Harry Noller (University of California, Santa Cruz) note: original excel did not match, For the solution of the complete ribosome structure at a resolution that allowed determination of many of its component parts.

Henry Chong, Sasha Zholents, Robert Schoenlein, Roger Falcone, Aaron Lindenberg, Steve Johnson, Philip Heimann, Marc Hertlein, Max Zolotorev, and Ernie Glover, Zenghu Chang. Two teams shared this year’s prize. One team, led by Roger Falcone, developed streak camera techniques in combination with x-ray diffraction to study the dynamics of structural phase transformations at picosecond time resolution. The other team, led by Robert Schoenlein, developed time-slicing techniques to produce subpicosecond synchrotron radiation pulses.

Art Robinson, For his work with user groups and ALS staff in developing scientific proposals submitted to funding agencies and for contributions promoting the ALS in general.


Roland Kawakami, Z.-Q. Qiu (both of the University of California, Berkeley), and Eli Rotenberg (ALS), For their work in fabricating novel multilayer magnetic quantum well samples and using photoelectron spectroscopy to measure their fundamental properties.

Simone Anders, Rob Duarte, Greg Morrison, Howard Padmore (all of the ALS), and Mike Scheinfein (Arizona State University), for development of the PEEM2 photoemission electron microscope.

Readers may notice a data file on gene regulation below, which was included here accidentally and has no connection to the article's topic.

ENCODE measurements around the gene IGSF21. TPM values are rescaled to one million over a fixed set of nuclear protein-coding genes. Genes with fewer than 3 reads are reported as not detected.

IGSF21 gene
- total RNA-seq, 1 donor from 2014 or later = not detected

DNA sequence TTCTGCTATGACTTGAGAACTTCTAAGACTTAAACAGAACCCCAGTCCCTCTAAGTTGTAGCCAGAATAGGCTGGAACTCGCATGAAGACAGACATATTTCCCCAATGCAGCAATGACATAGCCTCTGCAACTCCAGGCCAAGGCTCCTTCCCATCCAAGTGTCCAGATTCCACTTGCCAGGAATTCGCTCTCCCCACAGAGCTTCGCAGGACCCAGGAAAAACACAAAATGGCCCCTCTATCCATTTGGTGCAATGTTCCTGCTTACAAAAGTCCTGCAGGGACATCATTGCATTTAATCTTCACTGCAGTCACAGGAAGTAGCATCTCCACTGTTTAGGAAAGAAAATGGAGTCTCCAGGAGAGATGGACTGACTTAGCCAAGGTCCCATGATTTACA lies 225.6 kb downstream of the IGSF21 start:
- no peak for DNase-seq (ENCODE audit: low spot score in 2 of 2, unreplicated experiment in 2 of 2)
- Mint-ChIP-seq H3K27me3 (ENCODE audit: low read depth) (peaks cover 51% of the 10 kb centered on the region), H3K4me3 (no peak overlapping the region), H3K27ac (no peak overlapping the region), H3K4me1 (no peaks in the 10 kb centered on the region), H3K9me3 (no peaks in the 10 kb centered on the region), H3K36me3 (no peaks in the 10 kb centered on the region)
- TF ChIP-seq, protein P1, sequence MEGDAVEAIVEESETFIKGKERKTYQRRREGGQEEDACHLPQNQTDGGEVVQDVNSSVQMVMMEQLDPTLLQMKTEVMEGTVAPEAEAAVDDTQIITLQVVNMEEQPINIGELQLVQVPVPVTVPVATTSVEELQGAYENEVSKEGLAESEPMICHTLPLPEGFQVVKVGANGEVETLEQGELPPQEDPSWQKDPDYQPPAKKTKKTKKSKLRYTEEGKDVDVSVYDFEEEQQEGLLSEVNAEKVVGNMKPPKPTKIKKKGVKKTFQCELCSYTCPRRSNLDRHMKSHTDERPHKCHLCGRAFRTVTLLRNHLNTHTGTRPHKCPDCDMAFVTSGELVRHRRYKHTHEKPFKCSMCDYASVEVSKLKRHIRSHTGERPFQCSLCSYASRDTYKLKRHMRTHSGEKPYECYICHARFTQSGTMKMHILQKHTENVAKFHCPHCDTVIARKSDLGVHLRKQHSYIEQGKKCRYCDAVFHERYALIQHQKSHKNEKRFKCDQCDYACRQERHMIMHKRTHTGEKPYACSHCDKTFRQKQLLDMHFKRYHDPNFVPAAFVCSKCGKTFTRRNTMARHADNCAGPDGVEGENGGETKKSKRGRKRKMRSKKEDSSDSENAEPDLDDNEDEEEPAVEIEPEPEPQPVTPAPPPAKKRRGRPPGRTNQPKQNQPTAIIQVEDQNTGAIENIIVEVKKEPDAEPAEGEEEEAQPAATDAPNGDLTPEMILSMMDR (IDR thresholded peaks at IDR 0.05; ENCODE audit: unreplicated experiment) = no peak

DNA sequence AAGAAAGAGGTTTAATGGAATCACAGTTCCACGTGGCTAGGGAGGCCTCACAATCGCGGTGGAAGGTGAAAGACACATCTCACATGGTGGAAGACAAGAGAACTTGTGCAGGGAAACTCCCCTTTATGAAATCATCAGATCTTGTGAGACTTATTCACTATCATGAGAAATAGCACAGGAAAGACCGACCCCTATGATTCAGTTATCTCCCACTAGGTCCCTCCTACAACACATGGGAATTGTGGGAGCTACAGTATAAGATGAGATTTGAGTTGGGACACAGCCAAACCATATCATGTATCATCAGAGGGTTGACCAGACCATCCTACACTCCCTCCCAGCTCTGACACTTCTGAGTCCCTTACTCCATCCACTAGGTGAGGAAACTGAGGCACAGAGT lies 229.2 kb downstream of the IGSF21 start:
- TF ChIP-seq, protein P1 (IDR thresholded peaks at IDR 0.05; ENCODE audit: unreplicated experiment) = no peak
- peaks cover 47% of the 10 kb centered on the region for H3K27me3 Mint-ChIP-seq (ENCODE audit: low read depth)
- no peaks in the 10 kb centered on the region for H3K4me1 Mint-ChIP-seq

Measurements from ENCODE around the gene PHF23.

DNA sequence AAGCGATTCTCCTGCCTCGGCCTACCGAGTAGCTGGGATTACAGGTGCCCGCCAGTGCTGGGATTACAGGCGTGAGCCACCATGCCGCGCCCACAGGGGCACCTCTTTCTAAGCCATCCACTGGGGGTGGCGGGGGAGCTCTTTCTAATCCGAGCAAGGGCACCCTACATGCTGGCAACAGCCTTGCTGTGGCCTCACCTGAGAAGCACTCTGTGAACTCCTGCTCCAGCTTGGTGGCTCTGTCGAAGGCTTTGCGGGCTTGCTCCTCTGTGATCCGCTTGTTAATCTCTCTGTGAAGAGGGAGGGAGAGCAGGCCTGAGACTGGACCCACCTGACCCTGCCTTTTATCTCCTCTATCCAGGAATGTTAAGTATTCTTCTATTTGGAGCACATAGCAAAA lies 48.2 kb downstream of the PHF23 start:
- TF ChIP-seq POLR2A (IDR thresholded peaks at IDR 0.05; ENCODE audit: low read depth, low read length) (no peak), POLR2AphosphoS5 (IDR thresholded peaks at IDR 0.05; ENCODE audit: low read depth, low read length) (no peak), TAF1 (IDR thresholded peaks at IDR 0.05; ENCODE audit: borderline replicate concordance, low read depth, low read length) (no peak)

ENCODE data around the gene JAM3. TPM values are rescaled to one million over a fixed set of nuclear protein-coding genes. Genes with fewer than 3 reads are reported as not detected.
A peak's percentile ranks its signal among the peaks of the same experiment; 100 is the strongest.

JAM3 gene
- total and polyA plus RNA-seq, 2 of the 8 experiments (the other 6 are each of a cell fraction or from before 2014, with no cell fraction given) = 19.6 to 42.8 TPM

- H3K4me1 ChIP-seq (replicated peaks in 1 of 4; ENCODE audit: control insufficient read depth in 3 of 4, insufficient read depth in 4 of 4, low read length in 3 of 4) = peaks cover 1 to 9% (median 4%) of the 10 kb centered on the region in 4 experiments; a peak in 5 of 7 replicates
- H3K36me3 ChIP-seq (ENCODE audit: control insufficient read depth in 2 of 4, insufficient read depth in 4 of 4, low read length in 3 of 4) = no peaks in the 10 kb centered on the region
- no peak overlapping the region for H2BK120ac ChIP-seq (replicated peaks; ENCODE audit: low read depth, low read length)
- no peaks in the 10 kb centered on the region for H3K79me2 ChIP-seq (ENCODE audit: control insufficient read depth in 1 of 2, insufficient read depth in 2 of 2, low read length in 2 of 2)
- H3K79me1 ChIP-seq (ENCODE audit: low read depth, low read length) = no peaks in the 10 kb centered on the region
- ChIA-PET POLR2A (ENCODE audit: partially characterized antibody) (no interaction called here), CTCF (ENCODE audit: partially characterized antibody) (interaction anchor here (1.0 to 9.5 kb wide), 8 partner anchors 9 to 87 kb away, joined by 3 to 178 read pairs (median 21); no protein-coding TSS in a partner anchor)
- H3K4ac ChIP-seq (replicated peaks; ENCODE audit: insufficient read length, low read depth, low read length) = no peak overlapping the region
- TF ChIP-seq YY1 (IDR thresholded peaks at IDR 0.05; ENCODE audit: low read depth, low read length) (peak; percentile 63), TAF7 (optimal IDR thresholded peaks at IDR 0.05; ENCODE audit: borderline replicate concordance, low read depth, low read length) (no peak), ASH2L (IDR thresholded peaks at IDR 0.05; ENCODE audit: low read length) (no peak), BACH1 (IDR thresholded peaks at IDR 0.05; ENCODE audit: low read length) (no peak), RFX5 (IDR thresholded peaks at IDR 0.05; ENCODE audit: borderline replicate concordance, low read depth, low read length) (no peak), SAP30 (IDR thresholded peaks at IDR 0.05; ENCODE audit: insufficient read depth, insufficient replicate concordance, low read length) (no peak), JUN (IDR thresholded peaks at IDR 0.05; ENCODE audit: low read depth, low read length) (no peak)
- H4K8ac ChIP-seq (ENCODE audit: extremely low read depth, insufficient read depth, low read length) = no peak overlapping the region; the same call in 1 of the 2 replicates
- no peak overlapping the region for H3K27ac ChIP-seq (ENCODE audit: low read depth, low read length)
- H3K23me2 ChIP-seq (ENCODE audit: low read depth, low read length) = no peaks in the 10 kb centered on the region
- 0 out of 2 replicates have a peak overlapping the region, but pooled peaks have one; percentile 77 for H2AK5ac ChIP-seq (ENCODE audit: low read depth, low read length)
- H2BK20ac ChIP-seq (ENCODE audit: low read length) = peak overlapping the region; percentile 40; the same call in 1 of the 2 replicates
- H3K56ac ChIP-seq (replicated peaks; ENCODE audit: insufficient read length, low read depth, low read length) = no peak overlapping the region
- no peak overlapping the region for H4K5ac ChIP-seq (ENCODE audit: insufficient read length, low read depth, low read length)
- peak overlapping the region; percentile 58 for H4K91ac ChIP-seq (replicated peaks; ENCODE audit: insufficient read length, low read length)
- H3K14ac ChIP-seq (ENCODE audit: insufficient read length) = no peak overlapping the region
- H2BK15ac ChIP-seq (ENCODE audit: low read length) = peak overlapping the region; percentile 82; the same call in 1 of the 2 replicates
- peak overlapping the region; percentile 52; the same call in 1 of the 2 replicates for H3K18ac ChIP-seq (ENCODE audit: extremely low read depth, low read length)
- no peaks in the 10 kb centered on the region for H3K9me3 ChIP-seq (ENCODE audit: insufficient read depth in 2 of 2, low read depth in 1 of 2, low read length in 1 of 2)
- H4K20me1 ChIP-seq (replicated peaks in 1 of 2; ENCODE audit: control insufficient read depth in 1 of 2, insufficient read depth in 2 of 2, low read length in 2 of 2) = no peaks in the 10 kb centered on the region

Members of the ALS User Services Office (Ruth Pepe, Bernie Dixon, Sharon Fujimura, Jane Tanamachi and Barbara Phillips).

Stephen Kevan (University of Oregon) Eli Rotenberg, and Anders Nilsson (Uppsala University, Sweden), For performing a suite of state-of-the-art experiments measuring the electronic structures from surfaces of materials. Anders Nilsson was recognized for groundbreaking experiments in soft x-ray fluorescence, specifically the nature of chemical bonds at surfaces.

Ken Goldberg and Patrick Naulleau of the Center for X-Ray Optics, For their work in extreme-ultraviolet (EUV) interferometry.

Tim Renner, For his dynamic efforts as a member of the ALS Experimental Systems Group.


Ray Thatcher, Cheryl Hauck, and Gary Giangrasso of the ALS Beamlines Operations Section, For outstanding service to users on the experimental floor.

1996 Wim Leemans (Accelerator and Fusion Research Division) and Robert Schoenlein (Materials Sciences Division), For producing ultrashort x-ray pulses (~300 femtoseconds).

Jeff Kortright, Marybeth Rice, Keith Franck, for polarizing multilayer optics.


Werner Meyer-Ilse & Hector Medecki (both of LBNL's Center for X-Ray Optics), For their x-ray microscope, the XM-1. Its design allows users to alternate visible-light and x-ray microscopy for superior resolution with minimal damage to samples.